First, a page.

Consumer opinions on the opportunities for recirculation in organic food production
The organic production is near the limit for how much area can be cultivated organically, due to an increasing shortage of nutrients. Hence, difficult choices in regard fertilization strategies that might alienate consumers need to be investigated.
Currently, the organic farmers need to use fertilizer inputs, i.e. manure from conventional pigs and cows. Though organic farmers might wish to limit the use or stop using it, the lack of nutrients remains a big challenge and it is necessary to find alternative sources of nutrients.
The Danish Organic RDD project RECONCILE studies whether there are health and environmental risks due to the use of;
- Composted household waste from urban areas
- Biosolids from wastewater
- Human urine
- Waste products from industry
One thing is what can be tested in relation to risks, another thing if what the organic consumers think and how the use of alternative types of nutrients affect their opinion and trust in organic production and products. Investigating this issue is also an important part of the RECONCILE studies.
Dilemmas regarding recirculation
The organic consumers in the qualitative study of RECONCILE are focused on sustainability and consider the organic production as something that is more sustainable than other forms of production. However, sustainability is a much broader concept for them than what can be covered by the organic production.
The consumers think about two important aspects when talking about recirculation 1) the most optimal and smart use of resources and 2) minimal waste, and all consumers in the study react positively to the idea of recirculating organic materials, such as food waste, plant waste and meat processors.
During the interviews, the consumers are informed about the fact that organic production use conventional pig and cow manure as fertilizer. Introducing them to this new knowledge actually seems to pave the way among the organic consumers for an acceptance of other types of organic, compostable materials as fertilizer inputs. The consumers do not see it as a big problem to use either food waste, human urine or biosolids from waste water - though they don’t like to dwell too much on the details.
Special attention on microplastics
Microplastic are part and parcel of many types of waste – all soils near human activity contain microplastic, and this need not be due to waste application. We have indications that the organic fraction of household waste contains the most microplastic per kg P, which would be used for the application of this material.
The interviews shows that none of the 20 participants in the survey is happy about the fact that it is impossible to avoid that waste material contains microplastic. Most of the participants conclude that it should be avoided to use the fertilizer as an input for new crops. However, a few of the participants think that if it can be demonstrated that microplastic is of no harm for the nature, environment, animals and people, it could then be justified to use such recirculated material.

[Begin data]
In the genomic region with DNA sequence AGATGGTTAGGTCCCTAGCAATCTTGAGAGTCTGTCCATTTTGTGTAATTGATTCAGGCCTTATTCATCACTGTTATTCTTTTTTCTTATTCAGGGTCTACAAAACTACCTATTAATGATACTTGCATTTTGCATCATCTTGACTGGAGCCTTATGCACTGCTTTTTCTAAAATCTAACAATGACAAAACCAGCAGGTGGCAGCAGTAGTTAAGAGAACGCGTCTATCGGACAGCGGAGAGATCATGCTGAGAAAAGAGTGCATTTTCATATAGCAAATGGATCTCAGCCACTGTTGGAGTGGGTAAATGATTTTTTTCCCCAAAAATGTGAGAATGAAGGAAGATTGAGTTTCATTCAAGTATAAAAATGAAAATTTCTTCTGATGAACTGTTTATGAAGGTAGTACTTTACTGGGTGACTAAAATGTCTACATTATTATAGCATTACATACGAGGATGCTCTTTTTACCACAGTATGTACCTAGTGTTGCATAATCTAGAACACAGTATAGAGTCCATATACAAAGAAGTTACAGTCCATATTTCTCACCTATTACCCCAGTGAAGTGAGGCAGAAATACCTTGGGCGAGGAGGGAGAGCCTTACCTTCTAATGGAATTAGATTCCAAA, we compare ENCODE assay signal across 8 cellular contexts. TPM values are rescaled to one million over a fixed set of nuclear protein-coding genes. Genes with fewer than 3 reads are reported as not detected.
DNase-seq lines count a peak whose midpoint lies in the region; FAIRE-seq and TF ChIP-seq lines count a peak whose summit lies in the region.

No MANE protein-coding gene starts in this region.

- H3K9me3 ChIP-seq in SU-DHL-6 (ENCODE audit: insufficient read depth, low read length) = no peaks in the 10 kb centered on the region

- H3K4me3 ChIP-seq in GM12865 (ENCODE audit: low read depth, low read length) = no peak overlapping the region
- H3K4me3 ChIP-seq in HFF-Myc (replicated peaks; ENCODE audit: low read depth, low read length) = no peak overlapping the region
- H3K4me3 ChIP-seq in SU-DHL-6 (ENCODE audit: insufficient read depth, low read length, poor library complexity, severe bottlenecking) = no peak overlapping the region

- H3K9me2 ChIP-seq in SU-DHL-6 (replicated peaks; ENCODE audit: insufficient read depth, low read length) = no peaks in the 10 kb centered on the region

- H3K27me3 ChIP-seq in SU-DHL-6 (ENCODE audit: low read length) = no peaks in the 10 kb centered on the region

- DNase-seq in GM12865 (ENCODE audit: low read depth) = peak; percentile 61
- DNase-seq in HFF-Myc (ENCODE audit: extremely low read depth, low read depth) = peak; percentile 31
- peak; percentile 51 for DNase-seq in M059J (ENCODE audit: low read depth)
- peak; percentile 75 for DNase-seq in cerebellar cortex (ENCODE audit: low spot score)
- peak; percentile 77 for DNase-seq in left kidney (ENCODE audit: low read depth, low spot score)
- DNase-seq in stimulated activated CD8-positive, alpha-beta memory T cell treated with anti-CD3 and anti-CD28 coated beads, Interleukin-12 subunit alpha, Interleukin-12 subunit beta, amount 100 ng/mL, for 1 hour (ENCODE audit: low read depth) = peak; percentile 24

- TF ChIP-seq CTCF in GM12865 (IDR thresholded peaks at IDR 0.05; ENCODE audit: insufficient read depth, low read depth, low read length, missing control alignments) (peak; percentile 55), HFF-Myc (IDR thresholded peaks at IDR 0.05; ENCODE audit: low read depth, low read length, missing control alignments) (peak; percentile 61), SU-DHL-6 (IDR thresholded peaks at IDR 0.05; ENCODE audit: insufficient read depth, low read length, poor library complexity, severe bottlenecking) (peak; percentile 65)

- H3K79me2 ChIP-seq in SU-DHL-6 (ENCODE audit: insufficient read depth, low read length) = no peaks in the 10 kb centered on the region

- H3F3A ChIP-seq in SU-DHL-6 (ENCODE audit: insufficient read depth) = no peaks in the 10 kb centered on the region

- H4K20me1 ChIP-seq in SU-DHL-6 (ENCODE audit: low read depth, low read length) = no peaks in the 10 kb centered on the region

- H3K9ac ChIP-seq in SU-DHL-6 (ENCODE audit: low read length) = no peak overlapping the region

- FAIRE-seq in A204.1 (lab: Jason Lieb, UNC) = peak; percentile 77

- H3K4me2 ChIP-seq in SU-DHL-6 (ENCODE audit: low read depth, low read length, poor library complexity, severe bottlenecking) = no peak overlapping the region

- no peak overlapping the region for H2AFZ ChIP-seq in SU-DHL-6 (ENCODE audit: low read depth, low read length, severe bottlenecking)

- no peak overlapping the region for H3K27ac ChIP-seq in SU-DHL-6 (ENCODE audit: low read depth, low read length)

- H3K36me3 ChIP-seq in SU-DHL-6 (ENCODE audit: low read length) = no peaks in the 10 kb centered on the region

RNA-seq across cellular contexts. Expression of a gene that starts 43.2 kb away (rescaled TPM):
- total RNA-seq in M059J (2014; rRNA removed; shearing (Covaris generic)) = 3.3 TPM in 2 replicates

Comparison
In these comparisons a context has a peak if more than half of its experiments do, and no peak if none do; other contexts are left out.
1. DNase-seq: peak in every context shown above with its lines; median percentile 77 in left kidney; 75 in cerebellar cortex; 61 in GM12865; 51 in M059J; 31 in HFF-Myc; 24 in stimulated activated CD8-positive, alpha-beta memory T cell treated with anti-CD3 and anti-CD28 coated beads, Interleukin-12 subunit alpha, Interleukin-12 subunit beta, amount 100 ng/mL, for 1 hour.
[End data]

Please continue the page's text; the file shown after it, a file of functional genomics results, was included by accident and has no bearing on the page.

Communication and choice of wording as an important aspect for acceptance
The majority of the consumers participating in the study are not aware at the time of the beginning of the interview that today’s organic farming use manure from conventional pigs and cows to fertilize organic fields. Hence, the participants’ responses in the first part of the interview should be seen in the light of this.
When they are presented to this information towards the end of the interview put their previous opinions into a new perspective. This information makes the majority of the respondents accept other forms of non-organic material as fertilizer for organic farming. Some participants think that such materials can be used alongside the use of conventional manure, while others think that it should replace the use of conventional pig manure. A minority felt that the use of the alternative materials comprises organic production too much.
These findings seem to suggest that communication and specific wording may prove important and also that opinions can mature over time. Therefore, RECONCILE sees it as recommendable that advantages and disadvantages are communicated in several phases, trough more than one channel and with more forms of wordings.
Transparency seems important, but too many details have a potential to alienate the consumers, especially when it comes to waste material such as manure, biosolids from wastewater and human urine. Thus, there should be made a balance between information used in communication campaign to the public and which information should simply be available online, e.g. on websites.
RECONCILE concludes that it would be advantageous to communicate about recirculation in a broader context of sustainability, future viability, smart use of natural materials and a circular process – a context the organic consumers find important - and a context in which they perceive organic production as having a crucial role to play now and in the future.
RECONCILE is part of the Organic RDD5 programme, which is coordinated by ICROFS (International Centre for Research in Organic Food Systems).
For more information about the study, please contact Nina Preus, Landbrug og Fødevarer (Danish Agriculture & Food Council): email@example.com
For general information about the project, please contact project coordinator, Jakob Magid, University of Copenhagen: firstname.lastname@example.org